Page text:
2021 – My Year in Food

Overhead Cherry Thing-a-ling with coffee.

As we went into the second year of the pandemic, vaccines and boosters allowed us a bit more normalcy and the safer ability to go out in public.    More local restaurants opened for eat-in dining, and some regrettably closed forever.   Although my dining out was still very limited, I took advantage of the times I had to dine at some of my favorite restaurants and some new ones.   I made some pretty good stuff this year too in my World’s Smallest Kitchen.

There is nothing better to open the year with than Cherry Thing-a-lings from Schmidt’s Bakery in Batesville, Indiana, to celebrate Presidents’ Day.    It doesn’t help that they’re a cherry flavored version of my favorite and least healthy doughnut, the iced fried fritter.    The pandemic made them available by direct home delivery last year, preventing the trek to wait hours in a usually super-cold ,early morning line in years past.     We’re only a few weeks away from that time again this year. 

Sadly, Ice Cream Icon Jim Aglamesis passed away this past year, but his delicious Greek family legacy lives on at two of Cincy’s most fabulous ice cream locations.    Two of my favorite restaurants closed for good this year – Grande Finale in Glendale, and Commonwealth Bistro in Mainstrasse Village in Covington.   There will be no more mushroom crepes, Thanksgiving salmon, or Ma’s Pumpkin Pie (deemed the best in Cincinnati by my father, a self-proclaimed pumpkin pie connoisseur).       The location is so historic and charming it would make a great backdrop for a new chef willing to either reamp a Grand Finale 2.0 or open with a new concept.       Although a tragedy, I do understand why Commonwealth closed.   They were not a restaurant that lent itself for carryout during the pandemic.   They had charming, well menu-ingredients-and-specials-educated servers who made you feel like you were the only ones in the restaurant.  Their pastry chef was super-brilliant, and it was the first place I tried rabbit.   Everything on the menu made you moan in food-gasm. 

Another sad loss was the pastry chef at my local coffee shop Mad Llama who made the sausage, cheese and hot pepper stuffed kolache/koblasnick.    They were indeed a treat, even though short-lived.

I tried some new things this year.    I started the year with a roundup of all the green and red versions of zhug sauce.   It’s a spicy pepper-based puree from Yemen that’s good by itself as a veggie or pita dip, or on grilled meats.    It’s now a staple in my pantry.     I tried peanut butter flavored whiskey, which I decided was just meh, even after I mixed it with sugar free Frosty Root Beer to make what I called the Frosty Squirrel.   It took me from Spring to December to finish that few small airplane sized bottles I had.   I also finally got to try Henry Bain sauce from Louisville, invented by an African-American cook at one of the city’s high end white man’s social clubs.  A deeper, fruitier version of  A1, it has also become a staple in my pantry, when I can find it, which is not as often as I’d like on this Yankee side of the Ohio River.    As a comparison, I tried Indianapolis’s St. Elmo Steaksauce, which I though was too sweet and IMO is not a great balances of flavors.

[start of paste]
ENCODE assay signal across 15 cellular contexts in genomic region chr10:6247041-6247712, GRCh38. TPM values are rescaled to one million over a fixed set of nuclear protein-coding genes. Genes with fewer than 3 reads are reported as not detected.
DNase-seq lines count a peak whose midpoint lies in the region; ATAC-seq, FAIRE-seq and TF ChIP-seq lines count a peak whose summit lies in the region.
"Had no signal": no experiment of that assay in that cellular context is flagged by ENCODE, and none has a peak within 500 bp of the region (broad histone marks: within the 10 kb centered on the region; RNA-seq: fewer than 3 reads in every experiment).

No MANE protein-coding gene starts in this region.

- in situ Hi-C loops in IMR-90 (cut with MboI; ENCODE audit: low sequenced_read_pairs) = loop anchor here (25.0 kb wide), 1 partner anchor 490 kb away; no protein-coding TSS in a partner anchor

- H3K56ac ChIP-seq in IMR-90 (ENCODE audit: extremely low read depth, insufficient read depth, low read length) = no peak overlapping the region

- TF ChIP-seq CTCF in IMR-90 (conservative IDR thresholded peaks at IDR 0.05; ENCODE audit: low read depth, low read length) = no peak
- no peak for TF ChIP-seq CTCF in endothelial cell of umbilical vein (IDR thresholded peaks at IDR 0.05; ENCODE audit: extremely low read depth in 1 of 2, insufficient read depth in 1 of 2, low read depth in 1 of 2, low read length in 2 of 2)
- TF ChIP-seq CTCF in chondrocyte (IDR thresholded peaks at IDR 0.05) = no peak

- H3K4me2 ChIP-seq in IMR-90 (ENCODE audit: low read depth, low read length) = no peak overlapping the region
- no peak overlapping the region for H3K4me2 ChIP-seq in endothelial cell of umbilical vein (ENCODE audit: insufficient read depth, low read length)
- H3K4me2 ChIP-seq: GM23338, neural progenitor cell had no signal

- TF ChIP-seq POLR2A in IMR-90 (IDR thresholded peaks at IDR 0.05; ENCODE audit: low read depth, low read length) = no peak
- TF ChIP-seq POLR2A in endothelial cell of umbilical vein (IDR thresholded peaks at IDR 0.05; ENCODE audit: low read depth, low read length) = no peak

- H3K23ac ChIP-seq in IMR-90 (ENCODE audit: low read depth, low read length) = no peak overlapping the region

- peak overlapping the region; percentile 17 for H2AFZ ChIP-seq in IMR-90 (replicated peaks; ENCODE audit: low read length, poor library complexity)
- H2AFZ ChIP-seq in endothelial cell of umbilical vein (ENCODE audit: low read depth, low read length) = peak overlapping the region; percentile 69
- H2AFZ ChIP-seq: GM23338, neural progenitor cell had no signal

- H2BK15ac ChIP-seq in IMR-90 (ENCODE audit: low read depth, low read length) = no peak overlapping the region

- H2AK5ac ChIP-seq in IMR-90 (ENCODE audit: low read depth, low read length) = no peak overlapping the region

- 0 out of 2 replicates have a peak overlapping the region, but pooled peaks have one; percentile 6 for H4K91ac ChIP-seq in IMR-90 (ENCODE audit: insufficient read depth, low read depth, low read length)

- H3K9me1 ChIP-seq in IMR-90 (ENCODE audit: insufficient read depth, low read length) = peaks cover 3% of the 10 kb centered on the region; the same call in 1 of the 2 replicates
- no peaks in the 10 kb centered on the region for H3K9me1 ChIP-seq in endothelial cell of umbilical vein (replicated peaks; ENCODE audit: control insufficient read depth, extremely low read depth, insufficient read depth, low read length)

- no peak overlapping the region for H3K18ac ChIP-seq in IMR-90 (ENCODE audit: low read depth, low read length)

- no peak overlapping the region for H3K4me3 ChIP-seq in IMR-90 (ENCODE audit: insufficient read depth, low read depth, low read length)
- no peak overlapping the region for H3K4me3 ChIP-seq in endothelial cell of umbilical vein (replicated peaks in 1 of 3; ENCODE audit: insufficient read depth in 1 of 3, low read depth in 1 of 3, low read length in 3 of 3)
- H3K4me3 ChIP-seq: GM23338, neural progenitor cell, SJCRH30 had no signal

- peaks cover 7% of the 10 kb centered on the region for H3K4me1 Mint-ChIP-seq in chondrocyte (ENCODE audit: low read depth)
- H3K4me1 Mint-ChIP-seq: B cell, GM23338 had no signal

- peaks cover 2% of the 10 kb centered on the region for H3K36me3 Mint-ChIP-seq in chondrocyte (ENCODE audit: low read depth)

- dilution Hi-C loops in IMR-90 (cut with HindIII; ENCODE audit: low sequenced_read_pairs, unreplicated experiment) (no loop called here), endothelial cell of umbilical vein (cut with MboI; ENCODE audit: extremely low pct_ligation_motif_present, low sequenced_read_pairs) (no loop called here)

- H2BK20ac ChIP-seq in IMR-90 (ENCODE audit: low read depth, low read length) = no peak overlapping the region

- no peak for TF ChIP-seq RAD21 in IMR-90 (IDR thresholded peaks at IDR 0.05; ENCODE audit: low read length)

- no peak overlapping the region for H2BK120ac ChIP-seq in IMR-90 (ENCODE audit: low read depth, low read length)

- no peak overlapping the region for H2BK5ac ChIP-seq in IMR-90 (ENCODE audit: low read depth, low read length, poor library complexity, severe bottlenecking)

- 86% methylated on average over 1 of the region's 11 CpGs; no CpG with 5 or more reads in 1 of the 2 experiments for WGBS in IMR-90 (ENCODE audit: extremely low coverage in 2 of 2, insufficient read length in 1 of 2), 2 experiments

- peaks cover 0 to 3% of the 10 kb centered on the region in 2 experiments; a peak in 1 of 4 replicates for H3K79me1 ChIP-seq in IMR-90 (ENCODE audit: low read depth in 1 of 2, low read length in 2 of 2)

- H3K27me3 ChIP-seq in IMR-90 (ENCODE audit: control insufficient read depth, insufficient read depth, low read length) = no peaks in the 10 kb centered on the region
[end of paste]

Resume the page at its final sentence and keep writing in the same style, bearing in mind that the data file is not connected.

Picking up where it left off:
Carolina Muscadine grapes.

While in Alabama, I tried red  and green muscadine grapes, and spicy boiled peanuts from a farm stand.    Both grapes have lots of seeds and have some interesting musky wild grape flavor.

Stuffed castelveltrano olives at Nicola’s in OTR.

During restaurant week at Nicola’s, my BFF Ramona introduced me to stuffed castelveltrano olives, which are superb, and hard to find.

A Vietnamese bahn chung lunar new years cake.

For the Lunar New Year, I tried Bahn Chung Vietnamese sticky lunar new year cake filled with mung bean paste from the Francis International Market in Northside on Colerain Avenue.     While I had high hopes, sadly, it was not my jam.

I tried the over-the-top fab Hanky Panky appetizer at Maury’s Tiny Cove on the West Side, and washed it down with a salty pickle juice-spiked Maury-tini.     I got to see this West Side icon, where the movie Carol was filmed and where over three generations of Cincinnatians have gone for a nice celebration dinner.

I was lucky to be given samples of two new legacy products made by  new Crystal Chili, from the legacy recipe of the old Newport chili parlor, and a new goetta called Rhinelander, even though goetta is from Northwest Saxony/Westphalia, not the wine making Rhineland.  Both are made by A & J Foods, a contract brander who uses the Worthmore chili factory in Northside in the old Bruckmann Brewery plant.

I found a supplier of sugar free authentic Dutch black licorice.   It’s fairly expensive, but really good, salty, black licoricy, and sort-of healthy.